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Northwest Farm Credit: Crop Outlook Positive Despite Cool, Wet Spring

Northwest Farm Credit: Crop Outlook Positive Despite Cool, Wet Spring

Strange spring weather impact on crops measured by Northwest Farm Credit.

Weather has been a key factor this year for agricultural producers. Since most crops were delayed at least several weeks in planting, harvests will be later than usual. A slow economy continues to hinder the nursery and timber industries at the same time, observe Northwest Farm Credit Services officials in Spokane, Wash.

The following highlights depict the general health of select industries in the Northwest FCS Knowledge Center Market Snapshops.

BEEF: Cattle prices continue to spark optimism with cow/calf pairs selling from $1,600 to $2,000 in recent weeks. The price for a 550-pound steer has moderated from recent highs, but is still at record levels. Strong exports have helped offset flat domestic demand for beef. Beef shipments to Japan are up 81% from year ago. Producers are looking forward to another good year.

WHEAT: Northwest wheat producers have dealt with an unfamiliar challenge this spring – too much rain. Regardless of area, producers cite hurdles surrounding planting, crop disease and delayed harvest.

DAIRY: Northwest dairy producers' progress varied in the first half of 2011. In Washington, improved and more stable milk prices supported most producers' profits through June. Southern Idaho dairymen, however, faced lower milk prices and varying levels of profits or losses. Regardless of location, rising feed prices continue to challenge Northwest dairy producers' bottom lines.

APPLES: The outlook for the Northwest apple crop is cloudy. Current strength in the marketplace should carry over to thee 2011/12 marketing year, but optimism is tempered by uncertainties around apple production. Fruit development will be closely monitored in the months ahead.

HAY: Hay supplies in the Pacific Northwest are tight. The 2011 season began with low hay inventories, and the cool, wet spring significantly delayed the first cutting. Although the region is now moving toward the second cutting, hay yields and quality have been impacted by adverse weather. Strong demand for new crop hay is driving prices toward levels not seen since 2008.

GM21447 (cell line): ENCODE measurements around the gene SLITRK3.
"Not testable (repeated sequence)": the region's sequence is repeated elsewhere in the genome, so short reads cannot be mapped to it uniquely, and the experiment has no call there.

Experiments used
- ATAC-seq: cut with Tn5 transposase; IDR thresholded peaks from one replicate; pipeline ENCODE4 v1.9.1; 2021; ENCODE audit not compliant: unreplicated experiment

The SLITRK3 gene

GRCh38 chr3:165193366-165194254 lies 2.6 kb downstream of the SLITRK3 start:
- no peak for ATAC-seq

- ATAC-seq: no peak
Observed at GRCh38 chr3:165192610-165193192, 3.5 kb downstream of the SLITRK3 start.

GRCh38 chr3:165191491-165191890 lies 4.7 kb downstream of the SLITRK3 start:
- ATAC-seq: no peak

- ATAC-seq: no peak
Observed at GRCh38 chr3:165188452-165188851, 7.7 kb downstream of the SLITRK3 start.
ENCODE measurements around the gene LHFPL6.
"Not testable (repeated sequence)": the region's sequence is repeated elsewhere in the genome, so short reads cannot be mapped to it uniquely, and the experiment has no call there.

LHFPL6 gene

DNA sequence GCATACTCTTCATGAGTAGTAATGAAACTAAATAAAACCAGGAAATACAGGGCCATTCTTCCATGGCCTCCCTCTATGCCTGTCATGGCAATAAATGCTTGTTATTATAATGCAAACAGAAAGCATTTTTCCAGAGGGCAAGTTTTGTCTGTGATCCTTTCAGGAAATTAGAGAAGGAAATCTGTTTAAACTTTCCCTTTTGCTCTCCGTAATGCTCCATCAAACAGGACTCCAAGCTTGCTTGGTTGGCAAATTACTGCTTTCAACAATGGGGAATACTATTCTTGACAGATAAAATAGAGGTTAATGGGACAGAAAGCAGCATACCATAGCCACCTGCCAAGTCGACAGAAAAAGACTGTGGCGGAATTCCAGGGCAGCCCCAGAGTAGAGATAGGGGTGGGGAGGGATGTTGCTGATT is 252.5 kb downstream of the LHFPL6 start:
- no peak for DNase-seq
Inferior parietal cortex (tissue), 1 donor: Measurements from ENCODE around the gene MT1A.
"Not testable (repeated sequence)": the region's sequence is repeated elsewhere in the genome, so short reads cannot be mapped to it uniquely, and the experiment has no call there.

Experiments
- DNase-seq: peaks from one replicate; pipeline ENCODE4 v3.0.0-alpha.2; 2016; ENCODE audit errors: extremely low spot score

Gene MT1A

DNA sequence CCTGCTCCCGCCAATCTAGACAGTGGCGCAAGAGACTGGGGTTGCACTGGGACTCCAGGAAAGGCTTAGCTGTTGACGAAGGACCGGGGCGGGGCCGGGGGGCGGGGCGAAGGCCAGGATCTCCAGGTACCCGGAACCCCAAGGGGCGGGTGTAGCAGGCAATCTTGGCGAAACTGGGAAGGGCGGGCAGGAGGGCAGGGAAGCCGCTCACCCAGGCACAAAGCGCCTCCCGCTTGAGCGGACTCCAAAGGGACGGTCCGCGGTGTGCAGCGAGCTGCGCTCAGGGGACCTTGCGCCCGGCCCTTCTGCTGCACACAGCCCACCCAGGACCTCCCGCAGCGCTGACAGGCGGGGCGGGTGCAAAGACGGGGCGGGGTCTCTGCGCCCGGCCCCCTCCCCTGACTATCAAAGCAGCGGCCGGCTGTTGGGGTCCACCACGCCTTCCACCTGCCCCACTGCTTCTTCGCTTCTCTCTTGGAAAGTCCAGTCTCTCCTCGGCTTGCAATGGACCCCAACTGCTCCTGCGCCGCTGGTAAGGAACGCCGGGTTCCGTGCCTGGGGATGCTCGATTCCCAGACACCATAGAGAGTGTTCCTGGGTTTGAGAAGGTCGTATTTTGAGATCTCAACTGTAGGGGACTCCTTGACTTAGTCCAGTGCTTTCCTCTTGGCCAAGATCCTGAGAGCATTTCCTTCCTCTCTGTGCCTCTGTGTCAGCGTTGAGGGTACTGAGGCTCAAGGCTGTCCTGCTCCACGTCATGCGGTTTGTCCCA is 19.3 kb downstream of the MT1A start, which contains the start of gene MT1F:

CHERRIES: A late harvest and large crop have challenged cherry growers. At 17.2 million 20-pound-boxes, the cherry crop was predicted to be the second largest on record. This will be the first year where more cherries are available in August than in June.

NURSERY & GREENHOUSE: Abnormal weather conditions early this spring eliminated sales opportunities for most producers. June sales, though, were significantly higher than the prior year's, with improved weather conditions. This year is expected to produce stronger sales results than in 2010, but producers still face a sluggish market and escalating costs that further compress margins.

POTATOES: Potato crops throughout the Northwest are delayed, but in good condition. Weather and growing conditions across the next 90 days will determine final yields. Processors and the fresh market are competing for tight old crop supplies. Producers are benefiting. Northwest potato markets mirror national markets, were prices are strong. Given the late 2011 crop, processors may experience August supply gaps.

SUGAR BEETS: Crops look good with fewer acres replanted due to the wet spring. Industry analysts generally agree that sugar prices will remain strong throughout the year, supported by tight supplies and growing demand.

WINES & VINES: After two years of sluggish activity, domestic wine retail sales grew 7% in 2010. The U.S. surpassed France as the world's largest wine-consuming nation last year. There is uncertainty around Washington's 2011 vintages due to two freeze events last winter. About 20%-30% of Washington's grape crop was damaged.

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